Don’t lose heart
A Gate at the Stairs
Tassie Keltjin thought she was simply taking a job as a baby sitter to earn a little money during her first year of college. Over the course of a year, though, the job turns into much more than a source of additional income as she enters adulthood and learns about the burdens of life and the moments—seconds, really—that we wish we could take back and do over again.
A Gate at the Stairs tells the coming-of-age story of Tassie, a 20-year-old woman who moves to the fictitious Midwestern university town of Troy, fresh from living a simple life on the farm, with her emotionally distant mother and her father, a farmer famed for his organic potatoes. She also has a younger brother, a well-liked guy who does poorly in high school and flounders over his future, eventually deciding to enlist in the military.
Away at college, Tassie’s eyes open wide to the wonders and excitement of a newly expansive world. She eats Chinese food for the first time. She takes classes in Sufism, wine tasting and “the Neutral Pelvis.” In her spare time, she reads Zen poems and commiserates with the tortured writings of Sylvia Plath.
Set immediately following 9/11, this beautifully written novel by Lorrie Moore subtly explores this anxious era and the misguided reflections of liberal white Americans on modern race relations. Known for her short stories—most notably the widely praised Birds of America—Moore has written six books, but this is her first novel in 15 years.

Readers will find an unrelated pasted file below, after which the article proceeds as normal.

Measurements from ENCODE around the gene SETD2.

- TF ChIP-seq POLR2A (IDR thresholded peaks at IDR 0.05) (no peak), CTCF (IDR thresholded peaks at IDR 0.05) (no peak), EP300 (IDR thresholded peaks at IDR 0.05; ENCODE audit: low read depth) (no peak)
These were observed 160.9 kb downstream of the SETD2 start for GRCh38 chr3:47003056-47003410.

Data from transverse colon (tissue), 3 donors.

And what a novel it is.
Tassie’s employed by a middle-aged couple to care for their recently adopted daughter, who happens to be biracial (African-American and white). The adoptive mother, Sarah Brink, the owner of a fancy restaurant in town, has long been desperate for a child to raise. She’s a paranoid woman, highly sensitive to the perceived prejudices she experiences as the white mother of a biracial child on one hand, and suspicious of Tassie’s Brazilian boyfriend on the other.
As Tassie grows to love the child, the mysterious couple who employs her gradually shares a tragic secret. Unfortunately, this will not be the only time she receives unsettling news through the course of the school year.
Moore fleshes out Tassie as a relatable, vulnerable young woman who struggles with love and heartbreak, along with the realization that growing into adulthood often leads to a “lonely and more certain place” of betrayal and darkness. But, as Tassie says, “One had to get on with life, out of good manners if nothing else.” And so the characters do, although life is no longer veiled in innocence.
At one point Tassie reflects on a reoccurring dream, saying, “They were like visions, really, but ones I’d not had as a child, when I’d slept through the night with a depth and stillness that was no longer possible.”
This story needs humor, not just suffering—as Tassie points out in the book—and Moore infuses some laughs and wit, but the humor does little to overshadow the pain. There’s even some political commentary on the meaningless and unjust Iraq war that has sent thousands of lost young soldiers to early graves.
Tassie discovers her sense of self and becomes more resilient. She rides her scooter in the rain on slick country roads, 60 miles back home to the farm and her waiting parents. “My hair was being blown and tangled into stiff sticks of straw,” she says. “The key was not to lose heart.”